Imagine this: you whip up a cake batter according to that great cake recipe you know is going to be delicious, pour it into the prepared baking pans, and insert the pans into the oven. You turn on the oven and wait for your cake to come out beautifully light and fluffy. It doesn’t.
What went wrong?
One answer is that there was something wrong with the recipe. It wasn’t as great as you originally thought it would be and it failed miserably.
The other answer is that you forgot to preheat your oven. By turning the oven on after the food is in the oven, a few things happen that you don’t want to happen:
1 Your food steams rather than bakes or roasts.
When you’re cooking, one of the best ways of creating flavor is by searing your meats. To do this, you usually have to jack up the heat of your stove and wait for it to get ripping-hot before placing your meat in the pan. You also don’t want to crowd the pan since this can lead to the food steaming rather than searing.
The idea is the same when preheating an oven. In this case, however, the oven is the stove and the pan combined. By not preheating your “stove and pan” before placing your meat in the oven, the meat will steam before it can sear at that ripping hot temperature it should be roasting in. The high heat is the reason for the wonderfully browned tops of roast chickens, pork loins, and roast beef. You rob your meat its chance of becoming extra flavorful by skipping or skimping on the heat.
2 Your dough melts before it can firm up.
This may just be the worse thing that can happen to a cookie. You place your cookie dough in the oven, expecting vanilla-scented mounds of soft chewy cookies. Instead, you’re greeted by a tray of flat cookies that basically melted in the oven. What happened?
When you placed your cookie dough tray in the oven, the butter in the dough was in a moderately solid state. When the oven is at the right temperature, the butter melts at the same time as the eggs and the flour cooks, creating little mounds of cookie. When you place the dough in the oven before it’s at the right temperature, the butter melts faster then the eggs and flour can firm up. That’s why cookie dough is flatter if your dough isn’t chilled.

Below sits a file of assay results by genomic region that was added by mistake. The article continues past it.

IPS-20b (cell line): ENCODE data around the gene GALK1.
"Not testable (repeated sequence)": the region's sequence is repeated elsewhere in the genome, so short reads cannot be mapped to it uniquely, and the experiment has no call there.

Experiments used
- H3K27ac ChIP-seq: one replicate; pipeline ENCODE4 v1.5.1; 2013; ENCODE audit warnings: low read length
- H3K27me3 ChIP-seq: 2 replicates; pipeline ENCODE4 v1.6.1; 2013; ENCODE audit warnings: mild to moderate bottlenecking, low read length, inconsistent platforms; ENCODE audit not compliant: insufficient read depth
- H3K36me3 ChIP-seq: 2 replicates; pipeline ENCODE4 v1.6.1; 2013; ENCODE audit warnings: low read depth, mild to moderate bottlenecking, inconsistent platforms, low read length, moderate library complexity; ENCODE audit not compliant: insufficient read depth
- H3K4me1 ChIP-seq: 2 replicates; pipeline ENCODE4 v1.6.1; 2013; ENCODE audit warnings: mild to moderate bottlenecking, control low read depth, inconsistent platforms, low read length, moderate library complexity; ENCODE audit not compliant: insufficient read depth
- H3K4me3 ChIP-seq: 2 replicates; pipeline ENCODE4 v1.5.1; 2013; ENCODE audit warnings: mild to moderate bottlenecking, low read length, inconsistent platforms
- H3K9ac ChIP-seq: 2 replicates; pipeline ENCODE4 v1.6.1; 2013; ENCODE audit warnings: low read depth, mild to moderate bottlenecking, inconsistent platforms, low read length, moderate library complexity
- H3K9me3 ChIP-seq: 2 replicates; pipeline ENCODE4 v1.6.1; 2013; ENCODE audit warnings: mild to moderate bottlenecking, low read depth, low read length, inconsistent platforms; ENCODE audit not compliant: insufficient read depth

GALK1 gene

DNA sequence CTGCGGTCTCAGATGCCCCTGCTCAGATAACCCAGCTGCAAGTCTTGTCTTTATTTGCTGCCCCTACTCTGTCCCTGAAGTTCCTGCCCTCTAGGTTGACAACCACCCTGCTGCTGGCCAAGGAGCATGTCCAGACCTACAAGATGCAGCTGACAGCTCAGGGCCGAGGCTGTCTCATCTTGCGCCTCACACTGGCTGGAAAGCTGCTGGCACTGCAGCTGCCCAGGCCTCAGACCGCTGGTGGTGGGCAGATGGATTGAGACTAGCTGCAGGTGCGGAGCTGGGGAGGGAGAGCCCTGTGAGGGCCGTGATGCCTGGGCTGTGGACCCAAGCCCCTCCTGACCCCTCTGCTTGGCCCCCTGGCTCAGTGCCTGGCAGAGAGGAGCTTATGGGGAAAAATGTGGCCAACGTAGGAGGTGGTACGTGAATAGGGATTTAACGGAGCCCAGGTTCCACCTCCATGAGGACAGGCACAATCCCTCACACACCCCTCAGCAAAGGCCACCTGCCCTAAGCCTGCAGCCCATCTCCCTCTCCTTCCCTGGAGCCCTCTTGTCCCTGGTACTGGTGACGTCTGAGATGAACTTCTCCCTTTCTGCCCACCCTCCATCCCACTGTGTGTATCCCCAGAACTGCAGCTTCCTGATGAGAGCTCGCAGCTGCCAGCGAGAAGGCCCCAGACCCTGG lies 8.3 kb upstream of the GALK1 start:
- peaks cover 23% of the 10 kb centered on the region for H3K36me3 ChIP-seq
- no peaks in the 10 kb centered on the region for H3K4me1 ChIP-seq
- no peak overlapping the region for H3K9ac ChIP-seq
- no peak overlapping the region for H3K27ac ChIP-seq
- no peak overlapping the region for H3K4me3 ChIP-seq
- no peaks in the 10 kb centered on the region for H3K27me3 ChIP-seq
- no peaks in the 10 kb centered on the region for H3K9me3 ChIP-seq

3 Your batter or dough didn’t rise.
Since the heat is neither constant nor hot enough to properly activate your leavening agents (baking soda, baking powder, yeast, and the eggs), your food will not rise properly. If you’ve ever seen misshapen dough or cakes, one problem might be that the oven had not been preheated properly. The oven was still trying to get to that temperature you set when you placed the food in so in its attempt to reach that temperature, the batter bakes unevenly. Some parts are baked but others not and results in overbaked edges with underbaked centers, sunken cakes, and tough bread that just didn’t rise enough.
4 Your food takes longer to cook and may overcook.
You placed your food in the oven before it was preheated correctly but it still came out cooked through. However, you may find that not only did you food now take longer than the recipe specified, but it might have also overcooked. The longer cooking time makes up for the heat not being at the right temperature but this also means your meat cooks longer, resulting in drier meat. Your cakes, cupcakes, and other baked goods meanwhile may have golden brown tops but the centers won’t be done yet. Baking these longer will mean a browner top that may crack as the heat increases, too.
Preheating your oven may seem like it’s a waste of energy and gas, but the reasons behind firing up your oven before your food is placed in it can be the line between a successfully roasted chicken and a pale, tough, and dry chicken. The 20 minutes or so it takes to effectively preheat your oven to the right temperature is 20 minutes we’re sure you will gladly give if it means that you don’t waste ingredients trying to make something delicious.